jueves, 12 de julio de 2012

Evaluación de la eficacia de la lisozima frente a las bacterias lácticas según las condiciones de vinificación


Azzolini, M.; Tosi, E.; Veneri, G.; Zapparoli, G.; South African Journal of Enology and Viticulture 31 (2) 99–105

En este estudio se evaluó la eficacia de la lisozima en el control de las bacterias lácticas (BL). En una vinificación en bodega, las BL indígenas se inhibieron parcial y completamente cuando se adicionó lisozima a uvas tintas y blancas respectivamente.

Estos resultados se confirmaron utilizando dos cepas seleccionadas de Lactobacillus brevis y Oenococcus oeni para contaminar el mosto. En la vinificación en tinto, la población de células disminuyó sólo temporalmente y la fermentación maloláctica acabó en momentos diferentes, en función del pH del mosto y de la dosis de de lisozima.

En la vinificación en blanco, la velocidad de mortalidad de las células fue diferente en función de la dosis de lisozima, más que de los valores de pH.

Durante la fermentación, la actividad de la lisozima fue estable o disminuyó en función de la ausencia o presencia de mosto de uva respectivamente.

El estudio pone de manifiesto que la eficacia de la lisozima se ve fuertemente afectada por el tipo de vinificación.


This study evaluated the efficacy of lysozyme in winemaking to control lactic acid bacteria (LAB).

In a winery vinification, indigenous LAB were partially and completely inhibited when lysozyme was added to red and white grape must respectively. This result was confirmed by using two selected strains of Lactobacillus brevis and Oenococcus oeni to contaminate the grape must. In the red wine microvinification, the cell population decreased only temporarily and malolactic fermentation terminated at different times, depending on the grape must pH and lysozyme dosage. In the white wine microvinification, cell mortality rates differed according to lysozyme dosage
rather than pH values. During the fermentation, lysozyme activity was stable or decreased, depending on the absence or presence of grape must respectively.

The study highlighted that lysozyme efficacy is strongly affected by the type of vinification.


Lysozyme is a natural protein with bactericidal activity against Gram-positive bacteria, including lactic acid bacteria (LAB). The use of this enzyme has been shown to be an effective antimicrobial in many foods (Hughey & Johnson, 1987). In the winemaking process, hen egg lysozyme is utilised to control spontaneous LAB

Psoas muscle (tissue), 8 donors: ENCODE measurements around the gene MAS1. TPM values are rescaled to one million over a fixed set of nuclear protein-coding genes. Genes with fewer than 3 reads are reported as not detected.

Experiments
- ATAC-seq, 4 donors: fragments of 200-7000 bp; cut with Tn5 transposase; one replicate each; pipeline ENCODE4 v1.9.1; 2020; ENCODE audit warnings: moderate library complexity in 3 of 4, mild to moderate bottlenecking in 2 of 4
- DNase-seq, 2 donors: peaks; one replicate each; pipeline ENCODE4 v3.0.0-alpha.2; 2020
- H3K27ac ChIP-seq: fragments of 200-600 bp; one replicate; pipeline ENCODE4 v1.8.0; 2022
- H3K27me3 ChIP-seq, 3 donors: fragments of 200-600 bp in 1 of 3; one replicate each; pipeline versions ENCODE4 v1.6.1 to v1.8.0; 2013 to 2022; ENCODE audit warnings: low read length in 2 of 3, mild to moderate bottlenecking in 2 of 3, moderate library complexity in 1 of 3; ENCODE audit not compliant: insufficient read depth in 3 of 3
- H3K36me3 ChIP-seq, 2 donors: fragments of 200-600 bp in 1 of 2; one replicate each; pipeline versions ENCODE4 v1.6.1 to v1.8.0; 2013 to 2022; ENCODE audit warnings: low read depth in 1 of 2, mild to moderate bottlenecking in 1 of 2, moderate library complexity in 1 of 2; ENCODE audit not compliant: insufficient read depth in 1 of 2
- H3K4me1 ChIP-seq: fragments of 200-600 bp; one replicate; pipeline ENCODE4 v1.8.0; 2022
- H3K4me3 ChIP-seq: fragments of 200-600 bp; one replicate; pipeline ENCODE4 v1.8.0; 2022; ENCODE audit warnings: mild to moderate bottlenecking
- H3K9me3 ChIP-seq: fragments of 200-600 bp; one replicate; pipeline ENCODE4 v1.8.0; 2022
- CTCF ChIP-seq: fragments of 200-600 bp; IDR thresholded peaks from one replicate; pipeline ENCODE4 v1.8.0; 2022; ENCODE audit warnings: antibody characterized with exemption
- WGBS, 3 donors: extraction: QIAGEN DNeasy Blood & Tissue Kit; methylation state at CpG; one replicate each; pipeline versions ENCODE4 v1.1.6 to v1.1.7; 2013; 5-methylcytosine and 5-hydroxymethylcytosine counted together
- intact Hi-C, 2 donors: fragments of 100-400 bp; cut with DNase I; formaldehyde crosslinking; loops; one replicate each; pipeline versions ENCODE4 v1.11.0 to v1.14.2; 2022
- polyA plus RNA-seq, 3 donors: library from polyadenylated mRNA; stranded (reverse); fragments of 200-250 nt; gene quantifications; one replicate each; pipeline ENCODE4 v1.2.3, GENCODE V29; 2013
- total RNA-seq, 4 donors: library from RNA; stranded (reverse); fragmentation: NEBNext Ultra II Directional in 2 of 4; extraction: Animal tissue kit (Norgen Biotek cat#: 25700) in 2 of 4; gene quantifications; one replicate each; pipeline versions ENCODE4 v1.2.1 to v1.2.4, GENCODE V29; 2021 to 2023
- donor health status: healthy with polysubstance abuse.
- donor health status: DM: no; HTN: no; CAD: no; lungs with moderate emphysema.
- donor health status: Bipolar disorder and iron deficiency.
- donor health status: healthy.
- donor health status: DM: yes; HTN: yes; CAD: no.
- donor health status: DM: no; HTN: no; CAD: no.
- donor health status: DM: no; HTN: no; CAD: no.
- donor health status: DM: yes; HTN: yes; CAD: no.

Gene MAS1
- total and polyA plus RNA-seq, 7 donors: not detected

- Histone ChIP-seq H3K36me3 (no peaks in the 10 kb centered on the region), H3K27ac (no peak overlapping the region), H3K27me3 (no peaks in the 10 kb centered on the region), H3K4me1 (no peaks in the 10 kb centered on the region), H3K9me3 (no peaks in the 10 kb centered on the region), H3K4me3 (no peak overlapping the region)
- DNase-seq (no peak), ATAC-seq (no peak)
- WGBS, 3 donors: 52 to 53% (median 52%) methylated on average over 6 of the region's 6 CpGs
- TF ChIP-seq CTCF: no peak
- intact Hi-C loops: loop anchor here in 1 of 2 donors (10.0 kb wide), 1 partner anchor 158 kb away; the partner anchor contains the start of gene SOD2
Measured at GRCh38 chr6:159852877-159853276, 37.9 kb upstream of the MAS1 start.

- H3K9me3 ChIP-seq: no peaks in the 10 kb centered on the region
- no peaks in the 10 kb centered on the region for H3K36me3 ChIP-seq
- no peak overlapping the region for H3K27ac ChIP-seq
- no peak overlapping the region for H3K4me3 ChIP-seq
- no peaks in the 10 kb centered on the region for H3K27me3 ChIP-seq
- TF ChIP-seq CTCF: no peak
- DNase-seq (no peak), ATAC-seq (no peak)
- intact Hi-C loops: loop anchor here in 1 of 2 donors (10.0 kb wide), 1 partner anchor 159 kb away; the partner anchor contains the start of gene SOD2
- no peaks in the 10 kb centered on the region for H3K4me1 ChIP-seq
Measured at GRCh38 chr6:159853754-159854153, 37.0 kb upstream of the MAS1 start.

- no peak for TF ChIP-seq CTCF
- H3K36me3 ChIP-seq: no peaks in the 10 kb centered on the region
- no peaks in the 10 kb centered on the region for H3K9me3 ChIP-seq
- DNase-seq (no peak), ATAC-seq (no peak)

growth that often causes spoilage or stuck fermentation (Gerbaux et al., 1999; Delfini et al., 2004; Bartowsky, 2009). The benefits derived from the control of wine spoilage LAB are mainly the reduction in the risk of increased volatile acidity, as well as an increase in biogenic amines. The main technological interest
of lysozyme is to reduce the traditional use of sulphur dioxide, which can cause health concerns in consumers (Bartowsky, 2009; Sonni et al., 2009).

It has been ascertained that the efficacy of lysozyme in inhibiting undesirable LAB varies according to species and winemaking conditions (Gerbaux et al., 1999; Gao et al., 2002). Several strains, which are potentially detrimental to wine quality, are resistant to this enzyme (Delfini et al., 2004). A lytic cocktail of Streptomyces
spp., assayed to control LAB and acetic acid bacteria, was described as a valid alternative to lysozyme because of its higher activity against resistant strains (Blättel et al., 2009). Moreover, lysozyme is less active in red vinification than in white, although it has been demonstrated that its activity is not compromised in the former (Bartowsky & Hensche, 2004; Delfini et al., 2004). Isabel
et al. (2009) reported the use of lysozyme as being very beneficial to maintain low histamine levels and ensure Oenococcus oeni implantation in red vinification. Nevertheless, Tirelli and De Novi (2007) proved that lysozyme is unstable in young red wine, thus doubting its effectiveness in controlling malolactic fermentation (MLF). Although lysozyme does not seem to cause important changes in wine aroma, high amounts of this antimicrobial agent could increase the risk of colour instability and the formation of precipitate (Bartowsky & Hensche, 2004). Weber et al. (2007) did not exclude adverse allergic reactions to wines treated with lysozyme, but, for Kirschner et al. (2009), this risk is avoided if the wines are filtered. Moreover, the use of lysozyme involves significant additional costs for winemakers (enzyme purchase, clarification and fining procedures).

Although the use of lysozyme was approved by the Office International de la Vigne et du Vin (OIV) more than a decade ago, some questions remain open. The recommended lysozyme dosage is too generic because it does not consider that lytic activity is
strongly affected by contingent winemaking conditions. Hence, from the applied point of view, a more thorough evaluation of its efficacy in defined oenological environments would be informative.

This study evaluated the effects of lysozyme added to grape must for controlling LAB growth. Before alcoholic fermentation, microbial spoilage can be favoured by the vinification of defective grapes together with high pH and temperatures (Ribéreau-Gayon et al., 2006). Two indigenous strains of Lactobacillus brevis and O. oeni were used in grape musts as contaminant bacteria in laboratory-scale winemaking trials. L. brevis is one of the most important wine spoilage LAB, while the uncontrolled growth of indigenous O. oeni strains is often undesirable. The activity of the muramidase was evaluated in terms of must pH and its dosage. The different results from the red and white vinifications are lastly discussed.

More information: http://www.sasev.org/journal-sajev/sajev-articles/volume-31-2/Azzolini%20et%20al%20pp%2099%20to%20105.pdf/view

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